Against the Rules
Sandra Ramos O'Briant

I liked his resume immediately. Harvard Law School, magna cum laude— I could place him anywhere. He'd also done his undergraduate work at Vassar, first of the all-women's schools to admit men.  A few brave men surrounded by all those women . . . my telephone buzzed.  It was James.  He wanted to change his interview time to 7:00 p.m. "Is that too late?  We could talk over a glass of wine."  I couldn't help smiling.  It was against the rules to flirt in my business.  Resisting temptation had never been my strong suit, so I was grateful for the rules.  It wasn't that I couldn't say no.  I most certainly could, and did, and would. 

I wanted to be taken seriously, so I'd stopped wearing contacts and donned dark-framed glasses.  I'd also taken the precaution of wearing my long hair pulled back in a prim twist.  My one weakness were strappy Italian heels.  Oh, and bras.  I usually skipped them.  Under silk shirt, and vest, and jacket, it was really overkill.  My candidate relationships were strictly business, and my business was thriving.

"That's too late, isn't it?"  He sounded sad, less sure of himself.

I glanced down at his resume, flat and cleanly typeset on my desk.  He lived in West Hollywood.  Could be gay.  I stared out the window at the men working the cranes on Wilshire Boulevard.  They were sturdy types who climbed the heights daily, their sweaty skin gleaming.  I crossed my legs, squeezing my upper thighs together.  Office chair exercise.  A tension reliever.

"Seven is just fine," I said, "my busiest time is between 5:00 and 7:00.  A break would be perfect after that."  

Certainly meeting such a stellar candidate on his time frame was not against the rules.  I'd set down a few commandments of my own when I'd embarked on this venture: No dallying with the candidates was the first one.  The second: No sex with the candidates.  Just in case the first rule was open to interpretation.

I was dropping mail down the central chute in the reception area when he stepped off the elevator. We shook hands.  He'd sounded older and taller on the telephone.  A good half-inch shorter than me, and with skin as pale and hairless as mine, James looked about sixteen years old. In heels, I towered over him.  His eyes traveled the length of me.  What a little punk. I felt him watch me as I headed off to my office to collect my things.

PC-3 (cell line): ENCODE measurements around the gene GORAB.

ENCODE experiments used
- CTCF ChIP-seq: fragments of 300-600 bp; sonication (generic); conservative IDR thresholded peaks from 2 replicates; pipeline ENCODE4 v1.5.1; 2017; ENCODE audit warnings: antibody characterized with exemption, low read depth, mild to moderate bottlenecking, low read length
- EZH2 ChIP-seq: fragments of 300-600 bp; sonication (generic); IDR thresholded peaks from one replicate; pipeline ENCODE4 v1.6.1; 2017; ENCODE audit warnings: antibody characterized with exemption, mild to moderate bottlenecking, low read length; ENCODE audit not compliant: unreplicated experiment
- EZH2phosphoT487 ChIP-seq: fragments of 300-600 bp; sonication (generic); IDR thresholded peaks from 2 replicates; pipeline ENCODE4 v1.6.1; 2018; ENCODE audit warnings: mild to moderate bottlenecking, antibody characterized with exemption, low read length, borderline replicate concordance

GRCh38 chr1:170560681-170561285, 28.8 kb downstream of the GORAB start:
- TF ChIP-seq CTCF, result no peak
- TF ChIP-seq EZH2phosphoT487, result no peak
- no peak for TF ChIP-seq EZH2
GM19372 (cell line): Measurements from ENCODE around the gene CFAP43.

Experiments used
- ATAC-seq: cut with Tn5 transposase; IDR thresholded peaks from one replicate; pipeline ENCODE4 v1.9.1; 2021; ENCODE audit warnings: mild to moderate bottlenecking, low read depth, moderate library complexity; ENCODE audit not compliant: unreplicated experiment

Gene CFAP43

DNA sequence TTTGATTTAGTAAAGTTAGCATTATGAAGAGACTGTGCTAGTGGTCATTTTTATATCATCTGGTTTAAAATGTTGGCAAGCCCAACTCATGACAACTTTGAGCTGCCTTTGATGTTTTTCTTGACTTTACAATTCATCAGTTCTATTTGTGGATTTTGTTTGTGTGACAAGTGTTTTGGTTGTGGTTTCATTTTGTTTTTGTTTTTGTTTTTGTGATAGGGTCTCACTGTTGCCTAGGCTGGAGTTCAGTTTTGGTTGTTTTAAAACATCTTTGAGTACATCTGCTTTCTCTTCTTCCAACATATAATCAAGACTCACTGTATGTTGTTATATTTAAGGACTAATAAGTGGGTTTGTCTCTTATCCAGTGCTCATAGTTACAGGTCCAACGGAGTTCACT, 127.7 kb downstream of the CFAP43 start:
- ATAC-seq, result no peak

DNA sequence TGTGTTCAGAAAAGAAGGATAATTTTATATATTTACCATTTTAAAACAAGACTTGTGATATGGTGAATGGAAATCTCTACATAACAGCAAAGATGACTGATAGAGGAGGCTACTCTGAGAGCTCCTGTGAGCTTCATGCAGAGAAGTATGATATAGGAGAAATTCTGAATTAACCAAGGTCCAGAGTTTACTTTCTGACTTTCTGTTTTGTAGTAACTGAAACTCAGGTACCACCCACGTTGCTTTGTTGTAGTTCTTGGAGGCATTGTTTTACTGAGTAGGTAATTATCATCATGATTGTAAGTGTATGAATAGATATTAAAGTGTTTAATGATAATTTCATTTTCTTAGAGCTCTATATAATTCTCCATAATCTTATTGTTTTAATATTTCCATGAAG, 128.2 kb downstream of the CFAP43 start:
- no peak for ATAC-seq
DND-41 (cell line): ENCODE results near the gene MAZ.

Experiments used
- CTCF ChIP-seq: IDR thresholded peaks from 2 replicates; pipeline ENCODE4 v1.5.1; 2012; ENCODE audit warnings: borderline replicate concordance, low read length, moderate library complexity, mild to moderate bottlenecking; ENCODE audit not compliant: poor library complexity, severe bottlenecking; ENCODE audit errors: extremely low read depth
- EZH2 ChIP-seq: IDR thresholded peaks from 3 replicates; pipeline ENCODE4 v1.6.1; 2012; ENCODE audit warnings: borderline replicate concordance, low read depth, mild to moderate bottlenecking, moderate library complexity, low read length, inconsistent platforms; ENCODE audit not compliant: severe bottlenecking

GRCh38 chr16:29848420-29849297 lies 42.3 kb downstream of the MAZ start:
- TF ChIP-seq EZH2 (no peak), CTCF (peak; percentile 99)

Our interview proceeded over a glass of wine in a little bar next door.  His firm was splintering into two groups, and he'd received offers from both.  "They're all great guys, and I don't want to burn my bridges with any of them."  He kept his eyes on mine, and didn't bother to check out who else was around.  In L.A., and in my business, it's as much paranoia as social arrogance.  "I'm just not ready for a start-up.  I function better in a stable situation." 

"Of course," I said.  "You've still got plenty of time to branch out, and take a flyer with a more entrepreneurial firm.  Right now you need to take care of the basics, get established in your practice." If he'd told me he wanted some hotshot, high-flying, high-risk firm that paid big bucks to attract top talent, I would have told him to go for it.  I had.

Our glasses were empty, and the cocktail waitress was waiting for us to decide on a refill. "I'd really like it if you joined me for dinner," he said.  "I know this great Japanese place next to my office.  And I can show you our firm's art collection."

"I'll meet you there," I said, preferring to drive my own car.  I could call a halt to the interview at any time.  What harm was there in a little art and dinner?

At the restaurant he requested a private room.  We had to leave our shoes at the entrance, and stood facing each other, now almost equal height.  I decided that I'd never really liked looking up at men.  James guided me to the room, his hand in the curve of my waist.  It had a table sunk into the floor, and I had to hike my tight skirt up a little in order to slide into the opening.  He stood aside and watched, a serious expression on his innocent face.  The paper doors slid aside and a geisha delivered sake on bended knee.  He knew her by name, and said something to her in Japanese.  She covered her mouth with a tiny hand and giggled.

James had been out of law school for one year.  Even with his excellent credentials, his boyish appearance had worked against him.  So he tried harder.  Same thing with women. Somehow the conversation had strayed to sex, or maybe it had been going in that direction all night.